Finally, there is also the directional error rate. This becomes much more interesting when we are looking at anti-saccade behavior.

Position, velocity, latency, phase, and directional error rate all appear normal for both eyes.

Figure 2: Pro-saccade summary data.



Anti-saccades represent a suppression of the desire to use a refixation saccade to track the target as it moves in position.

Patients are asked to move their eyes opposite to the target position. If the target moves to the right, the patient moves their eyes to the left, and vice versa.

This includes higher brain (cognitive) function to suppress those reflexes.

The analysis of the latency and latency distribution of anti-saccades gives a greater sign of the function of the frontal lobes and the frontal eye fields.

And because this has an executive brain function, directional error rates can uncover some central nervous system changes that may be not clear in any of the other subtle signs that we see in the oculomotor exam (Figure 3).

Figure 3: Anti-saccade graph.


Case study

Here we have a male, born October 1963, presenting with a detailed history, but summarized with dizziness on head turns (Figure 4).

The eye positions have followed the stimulus position quite closely. Latency, velocity, and accuracy are within normal limits.

Figure 4: Normal VNG and normal saccades.

VNG has been normal and has ruled out any peripheral vestibular dysfunction, so we are not looking at any asymmetry between peripheral systems.

The thought is that this may be an early sign of multiple sclerosis.

In the presence of a normal VNG and normal saccades, one would tend to overlook any central issues.

The latency distribution’s median values are symmetric and within the normal range, and the same applies to the velocity distribution and accuracy.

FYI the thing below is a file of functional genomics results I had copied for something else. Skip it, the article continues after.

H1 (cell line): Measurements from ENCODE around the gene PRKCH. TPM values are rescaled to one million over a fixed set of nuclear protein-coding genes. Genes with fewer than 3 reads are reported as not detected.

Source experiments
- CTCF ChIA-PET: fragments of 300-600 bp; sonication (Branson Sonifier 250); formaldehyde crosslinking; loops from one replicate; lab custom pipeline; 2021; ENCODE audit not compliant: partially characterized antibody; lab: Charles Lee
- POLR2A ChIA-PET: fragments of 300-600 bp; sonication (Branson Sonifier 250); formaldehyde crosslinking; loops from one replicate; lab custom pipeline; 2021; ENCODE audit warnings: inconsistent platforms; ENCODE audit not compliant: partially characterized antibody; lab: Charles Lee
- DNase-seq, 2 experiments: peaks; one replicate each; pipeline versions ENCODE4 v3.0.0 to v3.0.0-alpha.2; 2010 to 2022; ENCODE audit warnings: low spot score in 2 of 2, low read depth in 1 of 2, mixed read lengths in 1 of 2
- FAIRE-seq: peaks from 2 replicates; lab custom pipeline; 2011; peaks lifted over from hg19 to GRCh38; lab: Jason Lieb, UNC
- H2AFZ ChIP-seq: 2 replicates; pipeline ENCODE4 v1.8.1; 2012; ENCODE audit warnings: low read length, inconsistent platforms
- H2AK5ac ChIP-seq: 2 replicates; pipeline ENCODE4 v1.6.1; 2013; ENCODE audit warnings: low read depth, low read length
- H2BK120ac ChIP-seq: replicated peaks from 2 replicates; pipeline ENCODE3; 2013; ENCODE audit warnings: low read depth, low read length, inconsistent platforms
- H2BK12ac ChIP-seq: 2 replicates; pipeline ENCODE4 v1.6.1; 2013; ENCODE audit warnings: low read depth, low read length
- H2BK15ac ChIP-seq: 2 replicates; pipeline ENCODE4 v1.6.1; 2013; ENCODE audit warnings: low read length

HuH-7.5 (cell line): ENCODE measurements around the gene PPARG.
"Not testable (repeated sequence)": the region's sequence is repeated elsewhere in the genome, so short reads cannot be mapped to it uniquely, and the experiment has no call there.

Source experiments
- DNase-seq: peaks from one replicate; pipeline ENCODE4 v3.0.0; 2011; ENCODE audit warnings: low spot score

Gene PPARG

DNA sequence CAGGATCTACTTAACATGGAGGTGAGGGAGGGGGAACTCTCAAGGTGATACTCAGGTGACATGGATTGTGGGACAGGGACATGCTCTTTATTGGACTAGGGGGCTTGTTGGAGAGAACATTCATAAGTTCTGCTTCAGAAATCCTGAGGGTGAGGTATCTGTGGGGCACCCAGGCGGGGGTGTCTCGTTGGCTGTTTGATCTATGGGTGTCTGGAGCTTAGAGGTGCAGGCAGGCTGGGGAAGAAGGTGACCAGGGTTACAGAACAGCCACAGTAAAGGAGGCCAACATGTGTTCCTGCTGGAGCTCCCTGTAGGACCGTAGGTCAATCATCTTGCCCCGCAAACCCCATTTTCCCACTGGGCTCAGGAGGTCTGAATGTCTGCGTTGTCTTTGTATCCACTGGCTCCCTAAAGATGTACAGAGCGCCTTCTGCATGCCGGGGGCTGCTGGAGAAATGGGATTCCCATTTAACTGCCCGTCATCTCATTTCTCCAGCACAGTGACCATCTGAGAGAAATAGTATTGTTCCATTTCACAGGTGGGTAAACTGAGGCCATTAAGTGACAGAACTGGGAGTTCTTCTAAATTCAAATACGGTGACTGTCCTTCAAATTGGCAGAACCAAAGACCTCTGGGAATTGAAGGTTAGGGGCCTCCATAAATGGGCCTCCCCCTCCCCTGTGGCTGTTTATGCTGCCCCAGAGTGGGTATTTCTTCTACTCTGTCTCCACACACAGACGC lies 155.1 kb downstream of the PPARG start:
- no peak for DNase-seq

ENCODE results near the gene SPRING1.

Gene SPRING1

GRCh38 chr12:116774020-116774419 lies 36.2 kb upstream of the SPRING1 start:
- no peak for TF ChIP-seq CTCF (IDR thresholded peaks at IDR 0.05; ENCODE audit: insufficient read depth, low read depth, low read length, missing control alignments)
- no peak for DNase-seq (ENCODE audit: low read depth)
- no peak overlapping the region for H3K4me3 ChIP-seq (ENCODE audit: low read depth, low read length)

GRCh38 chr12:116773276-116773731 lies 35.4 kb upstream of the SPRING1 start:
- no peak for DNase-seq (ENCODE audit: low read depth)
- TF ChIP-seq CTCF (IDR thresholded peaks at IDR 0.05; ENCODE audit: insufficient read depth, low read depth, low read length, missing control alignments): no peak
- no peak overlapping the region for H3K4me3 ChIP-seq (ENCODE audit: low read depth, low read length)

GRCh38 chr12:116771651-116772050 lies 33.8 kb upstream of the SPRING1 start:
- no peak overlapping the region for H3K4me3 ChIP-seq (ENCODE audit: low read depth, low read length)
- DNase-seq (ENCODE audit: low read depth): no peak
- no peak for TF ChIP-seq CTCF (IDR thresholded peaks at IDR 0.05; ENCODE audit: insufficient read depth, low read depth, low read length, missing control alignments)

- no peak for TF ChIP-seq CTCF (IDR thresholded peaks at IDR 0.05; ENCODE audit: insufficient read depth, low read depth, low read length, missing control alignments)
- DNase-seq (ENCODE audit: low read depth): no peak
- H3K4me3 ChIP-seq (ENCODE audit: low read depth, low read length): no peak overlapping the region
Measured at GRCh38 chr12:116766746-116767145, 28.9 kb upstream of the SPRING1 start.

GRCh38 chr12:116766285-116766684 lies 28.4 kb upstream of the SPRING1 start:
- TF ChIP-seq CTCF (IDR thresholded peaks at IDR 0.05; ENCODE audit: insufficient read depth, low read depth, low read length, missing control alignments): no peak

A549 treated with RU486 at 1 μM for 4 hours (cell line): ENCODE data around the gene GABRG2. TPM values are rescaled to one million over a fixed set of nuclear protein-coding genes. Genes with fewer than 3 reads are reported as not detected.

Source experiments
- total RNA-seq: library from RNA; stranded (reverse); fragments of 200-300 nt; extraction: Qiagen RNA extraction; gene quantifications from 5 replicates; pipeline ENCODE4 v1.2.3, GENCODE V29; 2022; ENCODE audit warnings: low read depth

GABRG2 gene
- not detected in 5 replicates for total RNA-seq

The picture changes when moving into saccadometry.

Looking at the pro-saccades (Figure 5), the velocity distributions appear symmetric on face value.

But if we take a little look in a bit more detail, we can see some of those velocity values are falling into the abnormal range.

And if we look at the accuracy, whilst the median values are symmetric, we can see inaccurate saccades with leftward movements.

Figure 5: Pro-saccade graph with abnormal velocity values and inaccurate saccades with leftward movements.

When we move this examination into the anti-saccades (Figure 6), we can see delayed latency distributions that are equal between right- and leftward movements.

This is also visible in the phase.

The rightward movements representing the left hemisphere are tightly bundled, while the leftward movements representing the right hemisphere show poor correlation of eye velocity in different positions.

This is often referred to as a spaghetti-like appearance.

Also, the directional error rate is greater than 7%, which is a red flag for central nervous system changes.

Figure 6: Anti-saccade summary data with delayed latency, spaghetti-like phase for the right hemisphere, and a directional error rate of 16%.


Key takeaway: In this case, the application of saccadometry gave a greater insight into the abnormal brain function that was not uncovered in the routine screening through random saccades.



[1] Newman-Toker DE, Kerber KA, Hsieh YH, Pula JH, Omron R, Saber Tehrani AS, Mantokoudis G, Hanley DF, Zee DS, Kattah JC. HINTS outperforms ABCD2 to screen for stroke in acute continuous vertigo and dizziness. Acad Emerg Med. 2013 Oct;20(10):986-96. doi: 10.1111/acem.12223. PMID: 24127701.

[2] Lee AT. Diagnosing the cause of vertigo: a practical approach. Hong Kong Med J. 2012 Aug;18(4):327-32. PMID: 22865178.

Darren Whelan
Darren holds an undergraduate degree in audiology and postgraduate master’s degrees in health science, neurophysiology, and clinical research. His resumé includes several clinical positions in the National Health Service (NHS). Prior to his current occupation as an International Clinical Trainer in the Interacoustics Academy, Darren held a clinical audiology and research scientist role in the UK, where he investigated patients with auditory and vestibular pathology, and managed a portfolio of NIHR adopted research studies. He has been a guest speaker at national and international conventions, enjoys teaching and providing clinical insights on the management of patients with dizziness and is a contributing author on published audiological and vestibular articles. Darren has also been an adjunct professor at Salus University in the USA, lecturing on the Doctor of Audiology degree.

Published: 12 April 2021
Modified: 04 June 2024